At exhibitions Wilander's enthusiasm barely registers. "They're usually badly run, and nobody's watching," he says. "I don't try to miss, but I don't care if I win or lose. I just swing my racket. It's just entertainment." Wilander is perhaps the world's worst exhibition player. Though his tournament record against Connors is 5-0, Wilander is 0-4 against him in exhibitions. "I need tension," says Wilander. "I think I handle pressure better than other players."
Still, Wilander has never made the run for No. 1 that would really test him. To reach the top, you have to play well week after week in places such as Livingston, N.J., and Kitzb�hel, Austria, as well as at Wimbledon. And you can't lose early-round matches to the Thierry Tulasnes of the world. Lendl doesn't.
But then, Wilander is not even the best player in Greenwich. Lendl, a Czech emigrant who also lives there, works hard at maintaining his No. 1 ranking. He has a grueling training regimen and a special diet. To keep pace, Wilander recently began his own conditioning routine. He jogs and lifts weights with Matt Doyle, a 1978 Yale graduate who plays on Ireland's Davis Cup team. And Wilander has adjusted his style of play. No longer just another Swedish backcourt counterpuncher, he has kicked up his game and varied his attack. In particular, he has a developed a one-handed slice backhand to complement his two-hander and has improved his net play. Indeed, in 1986 he won the Wimbledon doubles with Nystrom.
"The improvement in Mats has been unbelievable," says Andreas Maurer of Germany. "His serve is unbelievable. His court coverage: unbelievable. He plays important points unbelievably well. But most unbelievable of all is that he can now be very aggressive." Opponents who read Wilander's insouciance as passivity are now getting burned when he takes the play to them.
Trailing Pat Cash 5-4 in the fifth set of the grueling 4�-hour final at this year's Australia Open, Wilander twice charged the net behind his serve and hit winners. He went on to win the set, 8-6, and the match. "I might have done that a year ago," he says, "but never two years ago. Never. My old coaches wouldn't have liked that. They think, when you're down, always play the way you've played best. But now everybody's so good from the baseline that the game is at another level. You have to go against your will.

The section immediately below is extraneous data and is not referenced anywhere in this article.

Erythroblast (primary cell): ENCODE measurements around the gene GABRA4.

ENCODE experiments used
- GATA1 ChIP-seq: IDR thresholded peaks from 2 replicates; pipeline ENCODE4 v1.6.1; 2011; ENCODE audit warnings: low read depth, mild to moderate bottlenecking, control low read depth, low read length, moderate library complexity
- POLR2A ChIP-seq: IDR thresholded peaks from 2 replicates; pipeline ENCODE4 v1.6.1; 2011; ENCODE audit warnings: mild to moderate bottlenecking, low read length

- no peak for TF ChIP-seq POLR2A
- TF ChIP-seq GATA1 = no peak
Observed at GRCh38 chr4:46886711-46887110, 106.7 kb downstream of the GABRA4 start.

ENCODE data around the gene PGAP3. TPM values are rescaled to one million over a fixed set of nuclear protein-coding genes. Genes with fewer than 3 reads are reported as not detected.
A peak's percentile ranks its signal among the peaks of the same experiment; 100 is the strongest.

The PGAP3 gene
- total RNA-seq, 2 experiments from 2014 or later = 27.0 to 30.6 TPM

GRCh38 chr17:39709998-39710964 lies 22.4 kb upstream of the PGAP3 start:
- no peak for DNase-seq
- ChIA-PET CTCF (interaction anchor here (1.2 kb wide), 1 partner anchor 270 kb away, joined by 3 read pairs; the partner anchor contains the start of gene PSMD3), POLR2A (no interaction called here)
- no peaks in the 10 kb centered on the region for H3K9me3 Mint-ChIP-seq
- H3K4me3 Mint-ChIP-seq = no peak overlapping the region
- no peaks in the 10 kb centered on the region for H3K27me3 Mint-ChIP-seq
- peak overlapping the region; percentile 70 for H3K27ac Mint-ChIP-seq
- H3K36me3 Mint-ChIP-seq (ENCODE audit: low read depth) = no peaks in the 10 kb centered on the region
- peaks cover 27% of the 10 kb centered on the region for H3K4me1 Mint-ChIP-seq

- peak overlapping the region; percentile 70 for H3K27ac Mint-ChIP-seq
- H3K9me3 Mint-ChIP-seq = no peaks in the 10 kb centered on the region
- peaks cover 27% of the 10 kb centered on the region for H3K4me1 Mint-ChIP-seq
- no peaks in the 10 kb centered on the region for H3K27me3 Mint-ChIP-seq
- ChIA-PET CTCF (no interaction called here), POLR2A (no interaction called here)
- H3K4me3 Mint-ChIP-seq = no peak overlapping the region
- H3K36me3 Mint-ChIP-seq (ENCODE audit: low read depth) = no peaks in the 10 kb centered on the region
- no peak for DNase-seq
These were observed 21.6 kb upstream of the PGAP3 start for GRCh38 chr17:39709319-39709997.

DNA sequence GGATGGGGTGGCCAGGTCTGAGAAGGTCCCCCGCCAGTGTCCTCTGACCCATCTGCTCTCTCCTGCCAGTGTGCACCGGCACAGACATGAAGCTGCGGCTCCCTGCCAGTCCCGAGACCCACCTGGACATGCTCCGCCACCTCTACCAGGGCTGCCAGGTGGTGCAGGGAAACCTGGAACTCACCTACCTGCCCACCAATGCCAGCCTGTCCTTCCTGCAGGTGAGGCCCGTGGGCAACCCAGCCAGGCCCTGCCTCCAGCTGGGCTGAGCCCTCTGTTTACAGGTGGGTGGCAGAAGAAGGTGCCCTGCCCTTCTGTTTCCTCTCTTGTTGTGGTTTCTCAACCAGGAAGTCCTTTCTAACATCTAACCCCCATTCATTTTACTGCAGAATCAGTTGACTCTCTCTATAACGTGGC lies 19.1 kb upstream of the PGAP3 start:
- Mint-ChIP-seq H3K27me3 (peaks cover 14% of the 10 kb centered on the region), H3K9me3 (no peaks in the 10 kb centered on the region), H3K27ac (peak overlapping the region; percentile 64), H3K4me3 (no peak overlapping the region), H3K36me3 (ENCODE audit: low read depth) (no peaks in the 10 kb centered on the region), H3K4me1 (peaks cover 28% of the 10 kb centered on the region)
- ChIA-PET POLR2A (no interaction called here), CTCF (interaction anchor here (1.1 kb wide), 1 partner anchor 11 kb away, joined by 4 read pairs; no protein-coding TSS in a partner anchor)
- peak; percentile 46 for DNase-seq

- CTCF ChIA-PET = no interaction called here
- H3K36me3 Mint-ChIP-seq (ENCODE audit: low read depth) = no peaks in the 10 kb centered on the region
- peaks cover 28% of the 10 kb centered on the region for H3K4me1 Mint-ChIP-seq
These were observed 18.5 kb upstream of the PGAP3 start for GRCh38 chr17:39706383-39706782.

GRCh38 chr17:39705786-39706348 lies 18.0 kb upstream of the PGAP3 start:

"You're serving and running into the unknown, something you've never done. When I win a point, I think I've really played it like a man. And when I lose, I think, Why did I listen to those people?" It's not a question Wilander has to ask very often.
But then there's Lendl. Wilander hasn't beaten him since the finals of the 1985 French Open. Last year Lendl outlasted Wilander in excruciatingly long games of patty-cake at the French and U.S. Opens. At the Masters Lendl blew him away in straight sets.
To beat Lendl, says Wilander, "I have to hope he isn't serving too well and to make him play every point. I have to use psychology to unnerve him, to take control.
"Until now, I never thought I was good enough to be Number 1. But I'm so close and still improving. I must improve to keep on going and keep on going. I want to get there deservedly, like I've reached my limit."
Wilander has not yet defined his limitations. He remains enigmatic. He interrupted a TV interviewer at the Australian Open with his own question: "If a Czech and a Swedish tennis player jumped off the Empire State Building at the same time, who would land first?"